US Air Force C-17 Globemaster III

Jim Hillhouse, the founder and editor of the Americaspace blog wrote:

We have a gov’t owned rocket rather than a commercial rocket for the same reason we don’t have United Airlines or FedEx as a replacement for the Air Mobility Command. It’s bad policy to hinge a national goal, in this case beyond Earth exploration, on the whims of commercial companies whose loyalties are to its shareholders, not the American people. You say that’s a problem. I disagree.

As it turns out, Mr. Hillhouse is ill-informed. The great bulk of US military logistics (over 80%) is performed by commercial carriers. The military even maintains a Civil Reserve Air Fleet program under which it can commandeer commercial aircraft in case of a national emergency. There are over 1300 airplanes in the CRAF.

The Air Mobility Command does not attempt to maintain enough aircraft to meet all of the military’s transport needs. It maintains only enough aircraft to handle those needs that cannot be met by commercial operators due to unique military requirements (such as operating in combat areas or mid-air refueling).

In his attempt to argue against commercial space transportation, Mr. Hillhouse unfairly impugns the patriotism of American companies like United Airlines and Federal Express whose services play a vital role in supporting the US military and preserving our national security.

Mr. Hillhouse may believe it’s bad policy to “hinge” a national goal, such as national security, on the “whims” of commercial companies but the military (and Congress) disagree. History suggests they are right. The Soviet Union went in the opposite direction. Even the “civil” government airline (Aeroflot) was, in fact, part of the Soviet Air Force. When the Cold War ended, however, it was the American system that was left standing.

As a footnote, Ronald Reagan, the President of United States who is commonly credited with ending the Cold War without firing a shot, was also the President who signed an order privatizing NASA’s unmanned satellite launchers.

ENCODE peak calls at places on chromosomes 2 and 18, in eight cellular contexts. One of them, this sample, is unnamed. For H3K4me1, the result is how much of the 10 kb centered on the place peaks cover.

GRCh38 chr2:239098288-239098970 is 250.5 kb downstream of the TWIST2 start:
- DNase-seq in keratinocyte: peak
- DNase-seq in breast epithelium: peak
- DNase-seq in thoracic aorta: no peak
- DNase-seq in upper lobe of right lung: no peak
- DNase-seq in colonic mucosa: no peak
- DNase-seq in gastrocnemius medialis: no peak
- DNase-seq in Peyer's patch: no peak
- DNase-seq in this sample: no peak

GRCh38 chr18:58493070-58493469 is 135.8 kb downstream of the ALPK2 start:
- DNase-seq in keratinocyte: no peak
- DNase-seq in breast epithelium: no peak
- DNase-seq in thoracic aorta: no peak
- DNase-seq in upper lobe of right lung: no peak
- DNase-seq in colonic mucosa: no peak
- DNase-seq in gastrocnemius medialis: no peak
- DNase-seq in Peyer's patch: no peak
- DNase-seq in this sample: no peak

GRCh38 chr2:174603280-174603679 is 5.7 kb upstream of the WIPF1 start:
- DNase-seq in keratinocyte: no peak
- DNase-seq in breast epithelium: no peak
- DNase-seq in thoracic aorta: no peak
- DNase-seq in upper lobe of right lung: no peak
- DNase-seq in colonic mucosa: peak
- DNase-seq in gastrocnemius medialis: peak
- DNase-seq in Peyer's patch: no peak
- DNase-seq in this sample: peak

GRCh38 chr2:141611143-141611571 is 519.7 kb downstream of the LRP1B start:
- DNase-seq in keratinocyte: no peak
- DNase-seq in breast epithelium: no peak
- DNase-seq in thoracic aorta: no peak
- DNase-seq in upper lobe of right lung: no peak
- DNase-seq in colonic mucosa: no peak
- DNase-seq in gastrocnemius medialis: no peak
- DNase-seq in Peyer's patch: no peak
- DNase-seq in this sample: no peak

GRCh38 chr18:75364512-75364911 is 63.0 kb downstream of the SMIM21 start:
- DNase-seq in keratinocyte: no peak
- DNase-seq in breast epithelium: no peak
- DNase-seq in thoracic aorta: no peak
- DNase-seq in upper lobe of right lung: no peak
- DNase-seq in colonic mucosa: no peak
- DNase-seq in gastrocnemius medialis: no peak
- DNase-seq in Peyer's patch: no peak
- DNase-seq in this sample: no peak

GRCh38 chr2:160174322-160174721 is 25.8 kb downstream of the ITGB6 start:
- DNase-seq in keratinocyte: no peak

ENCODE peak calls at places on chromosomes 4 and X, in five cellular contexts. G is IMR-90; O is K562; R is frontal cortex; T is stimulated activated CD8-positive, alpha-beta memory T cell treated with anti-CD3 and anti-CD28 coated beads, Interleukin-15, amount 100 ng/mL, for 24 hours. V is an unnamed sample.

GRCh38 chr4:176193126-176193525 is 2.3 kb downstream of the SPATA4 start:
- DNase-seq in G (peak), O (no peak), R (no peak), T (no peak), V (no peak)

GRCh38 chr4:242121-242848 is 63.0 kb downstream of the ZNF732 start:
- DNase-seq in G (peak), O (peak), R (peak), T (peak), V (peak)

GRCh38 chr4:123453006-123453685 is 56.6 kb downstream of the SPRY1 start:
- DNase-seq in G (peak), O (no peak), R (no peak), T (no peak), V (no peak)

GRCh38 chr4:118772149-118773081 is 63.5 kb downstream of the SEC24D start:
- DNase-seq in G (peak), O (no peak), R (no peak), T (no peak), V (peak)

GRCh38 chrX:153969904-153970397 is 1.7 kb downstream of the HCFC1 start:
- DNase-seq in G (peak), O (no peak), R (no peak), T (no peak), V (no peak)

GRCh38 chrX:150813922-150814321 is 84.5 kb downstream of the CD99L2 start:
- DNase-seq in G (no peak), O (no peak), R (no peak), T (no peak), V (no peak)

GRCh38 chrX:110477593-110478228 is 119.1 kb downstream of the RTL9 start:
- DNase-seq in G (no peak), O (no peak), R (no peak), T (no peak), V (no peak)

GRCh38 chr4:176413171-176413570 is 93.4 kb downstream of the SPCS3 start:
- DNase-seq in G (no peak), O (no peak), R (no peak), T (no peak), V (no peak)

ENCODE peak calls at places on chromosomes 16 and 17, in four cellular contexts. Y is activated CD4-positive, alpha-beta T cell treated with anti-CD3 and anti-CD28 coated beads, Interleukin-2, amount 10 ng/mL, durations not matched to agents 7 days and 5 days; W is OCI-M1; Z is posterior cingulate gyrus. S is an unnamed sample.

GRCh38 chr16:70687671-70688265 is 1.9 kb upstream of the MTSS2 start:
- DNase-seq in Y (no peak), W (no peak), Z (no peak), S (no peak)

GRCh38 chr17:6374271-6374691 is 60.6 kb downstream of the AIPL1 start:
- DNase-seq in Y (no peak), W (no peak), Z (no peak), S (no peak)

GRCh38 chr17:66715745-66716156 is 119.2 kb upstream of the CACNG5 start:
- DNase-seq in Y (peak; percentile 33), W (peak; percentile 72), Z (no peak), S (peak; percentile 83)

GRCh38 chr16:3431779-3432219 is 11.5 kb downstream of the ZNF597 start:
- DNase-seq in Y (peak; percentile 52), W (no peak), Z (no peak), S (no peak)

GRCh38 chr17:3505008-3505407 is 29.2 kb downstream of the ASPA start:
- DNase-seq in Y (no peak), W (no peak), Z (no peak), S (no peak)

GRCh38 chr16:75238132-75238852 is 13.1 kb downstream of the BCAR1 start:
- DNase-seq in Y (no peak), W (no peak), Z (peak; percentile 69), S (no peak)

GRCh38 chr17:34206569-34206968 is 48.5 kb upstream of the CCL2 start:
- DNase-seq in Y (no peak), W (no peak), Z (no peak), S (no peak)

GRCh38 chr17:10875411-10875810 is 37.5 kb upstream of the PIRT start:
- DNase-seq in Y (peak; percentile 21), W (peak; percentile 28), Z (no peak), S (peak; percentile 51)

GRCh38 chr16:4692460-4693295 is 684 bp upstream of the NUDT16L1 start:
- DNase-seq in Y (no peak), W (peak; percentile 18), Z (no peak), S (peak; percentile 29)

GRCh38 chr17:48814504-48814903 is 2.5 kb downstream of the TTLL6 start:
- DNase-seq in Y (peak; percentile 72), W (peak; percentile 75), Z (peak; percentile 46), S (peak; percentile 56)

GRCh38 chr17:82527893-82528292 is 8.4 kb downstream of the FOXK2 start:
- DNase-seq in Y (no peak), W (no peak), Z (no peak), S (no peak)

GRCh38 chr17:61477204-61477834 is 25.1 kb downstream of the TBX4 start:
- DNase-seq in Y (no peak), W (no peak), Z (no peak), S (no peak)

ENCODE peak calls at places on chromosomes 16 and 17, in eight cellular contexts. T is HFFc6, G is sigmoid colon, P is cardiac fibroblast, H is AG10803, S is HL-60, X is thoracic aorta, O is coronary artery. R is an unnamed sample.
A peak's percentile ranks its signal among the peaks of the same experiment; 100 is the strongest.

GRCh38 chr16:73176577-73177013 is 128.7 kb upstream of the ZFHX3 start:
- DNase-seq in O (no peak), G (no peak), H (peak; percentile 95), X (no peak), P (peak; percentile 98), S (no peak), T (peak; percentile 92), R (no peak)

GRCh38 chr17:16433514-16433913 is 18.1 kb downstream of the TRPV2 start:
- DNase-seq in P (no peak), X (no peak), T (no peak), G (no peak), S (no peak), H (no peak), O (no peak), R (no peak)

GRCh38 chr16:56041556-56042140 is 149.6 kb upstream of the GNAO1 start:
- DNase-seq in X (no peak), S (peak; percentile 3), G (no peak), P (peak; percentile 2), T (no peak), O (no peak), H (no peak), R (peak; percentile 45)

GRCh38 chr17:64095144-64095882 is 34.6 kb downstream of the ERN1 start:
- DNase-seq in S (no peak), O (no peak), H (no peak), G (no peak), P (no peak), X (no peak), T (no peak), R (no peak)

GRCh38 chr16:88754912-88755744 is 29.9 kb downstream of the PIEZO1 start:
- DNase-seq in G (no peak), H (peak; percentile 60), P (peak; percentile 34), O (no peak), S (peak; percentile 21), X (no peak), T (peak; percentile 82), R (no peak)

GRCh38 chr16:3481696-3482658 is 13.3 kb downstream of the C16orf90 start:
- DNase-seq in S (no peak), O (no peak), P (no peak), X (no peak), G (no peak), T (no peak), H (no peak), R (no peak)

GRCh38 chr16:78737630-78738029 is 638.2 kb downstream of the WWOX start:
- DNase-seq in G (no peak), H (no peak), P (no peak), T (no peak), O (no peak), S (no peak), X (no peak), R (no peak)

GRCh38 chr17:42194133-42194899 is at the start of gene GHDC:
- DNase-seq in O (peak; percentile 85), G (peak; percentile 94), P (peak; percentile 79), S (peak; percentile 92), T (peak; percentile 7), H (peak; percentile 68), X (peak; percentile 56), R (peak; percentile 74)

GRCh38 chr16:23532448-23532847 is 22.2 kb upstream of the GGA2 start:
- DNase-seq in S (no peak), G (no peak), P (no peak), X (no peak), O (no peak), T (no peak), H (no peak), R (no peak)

Reagan signed that order even though manned national goals, including launching America’s weather satellites and deep-space probes, depended on those launchers. The decision was controversial at the time, but Ronald Reagan did not believe that everything of importance must be done by the government. (He read Frédéric Bastiat.) Unlike the politicians and pundits who argue for a return to government launch systems today, Reagan had faith in the private sector and the American people.

This touches on an interesting question: If the United States military is willing to trust commercial carriers for the bulk of its transportation needs, why shouldn’t NASA do the same? Is “beyond Earth Exploration” more critical to the United States than national defense? That seems hard to believe.

Although, it may not matter what Congress and NASA decide to do with space transportation. NASA just announced 8 new astronaut candidates, who will train for exploration missions. Almost simultaneously, Virgin Galactic announced that it signed its 600th astronaut candidate. In the near future, most people who explore beyond Earth will not work for NASA.

Written by Astro1 on June 17th, 2013 , Space Policy and Management

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    Steve Rogers commented

    It’s good for the military to have some organic airlift capacity, despite outsourcing most of it to commmercial air. There are some missions you’d rather not ask civilians to do. NASA can’t really make that argument.

    June 21, 2013 at 9:47 pm